Charles Sumner Dawson

[ Age 87 ] Pharmaceutical researcher served in the Navy during World War II, was involved in combat at Iwo Jima and Okinawa.

April 07, 2008|By Nicole Fuller | Nicole Fuller,SUN REPORTER

Charles Sumner Dawson, a pharmaceutical researcher and World War II veteran who lived most of his life in Baltimore County, died of heart failure Thursday. He was 87.

Mr. Dawson was born in Scranton, Pa., the eldest of three children. His father, an executive for an electric company, died when Mr. Dawson was 5 years old, after a bout with the flu. His mother remarried a few years later.

Mr. Dawson grew up in the western suburbs of Philadelphia, referred to as the "main line," and later graduated from Lower Merion High School. He received a bachelor's degree in chemistry from Pennsylvania State University in 1943. A participant in the school's Navy ROTC program, he was ordered to attend the Midshipmen's School at Columbia University.

Mr. Dawson served as a chief engineer on the USS Shannon in both the Atlantic and Pacific during World War II, said his eldest son, Charles Sumner Dawson Jr. of Glenmont, N.Y., who referred to his father as "a quietly proud veteran" who "didn't wear it on his sleeve."

Mr. Dawson was involved in combat missions at Iwo Jima and Okinawa, extensive operations in the East China Sea and the occupation of Japan, his son said.

When he went off to war, he had a girlfriend, said his daughter, Anne Christensen of St. Helens, Ore. It was customary in those days, she said, for the girlfriend of a serviceman to visit her boyfriend's parents.

"But she was kind of shy and didn't want to see these old people by herself, so she took her best friend," Mrs. Christensen said.

Upon his return from the war, Mr. Dawson married that best friend, Marjorie Stelwagon, in 1947 in Philadelphia. Mrs. Dawson died in 2006.

Mr. Dawson had a long career in the pharmaceutical industry, beginning in sales and moving into research, where he conducted clinical trials for new medications.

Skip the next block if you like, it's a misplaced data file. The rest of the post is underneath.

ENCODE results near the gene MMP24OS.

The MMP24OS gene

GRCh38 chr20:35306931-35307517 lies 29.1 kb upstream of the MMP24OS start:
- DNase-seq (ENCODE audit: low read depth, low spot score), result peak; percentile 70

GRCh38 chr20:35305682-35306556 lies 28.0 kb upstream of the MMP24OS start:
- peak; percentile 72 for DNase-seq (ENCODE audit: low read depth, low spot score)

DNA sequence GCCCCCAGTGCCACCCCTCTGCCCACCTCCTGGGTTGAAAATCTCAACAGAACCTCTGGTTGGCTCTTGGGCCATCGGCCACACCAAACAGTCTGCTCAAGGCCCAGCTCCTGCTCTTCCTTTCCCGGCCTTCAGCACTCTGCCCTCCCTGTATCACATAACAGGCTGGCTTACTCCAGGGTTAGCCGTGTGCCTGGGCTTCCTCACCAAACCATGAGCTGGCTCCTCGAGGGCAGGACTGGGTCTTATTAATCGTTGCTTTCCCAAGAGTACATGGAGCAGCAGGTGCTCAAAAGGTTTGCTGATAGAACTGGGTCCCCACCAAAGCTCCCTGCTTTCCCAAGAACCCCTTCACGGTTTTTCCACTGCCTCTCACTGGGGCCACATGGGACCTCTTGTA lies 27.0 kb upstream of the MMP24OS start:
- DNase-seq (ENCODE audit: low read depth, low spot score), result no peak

"When he came out [of the Navy], penicillin was new," his son said. "So he grew up with that industry."

A few years later, the Dawsons moved to Lutherville and then Rodgers Forge, settling on Dumbarton Road. Their next-door-neighbor was Frank Lauterbur, who at the time was a coach for the Baltimore Colts.

But Mr. Dawson's career beckoned, and he and his wife and their three children moved back to the Philadelphia area. In 1967, they settled in Syracuse, N.Y., where he worked for Wyeth Laboratories. In the early to mid-1970s, they moved back to Maryland, this time to Towson.

He retired at age 62, but continued to work as a consultant in the pharmaceutical industry.

In his spare time, Mr. Dawson enjoyed sailing and swimming, and was a "gifted bridge player," his son said. He vacationed on Maryland's Eastern Shore and in Maine, and especially loved Silver Lake near the Delaware River and Dingmans Ferry, Pa., where he spent summers as a child.

A memorial service is scheduled for 10:30 a.m. tomorrow at the Episcopal Church of the Redeemer in Baltimore, where he was a communicant.

In addition to his son and daughter, he is survived by another son, Frederick Stelwagon Dawson of Baltimore; and three grandchildren.

nicole.fuller@baltsun.com

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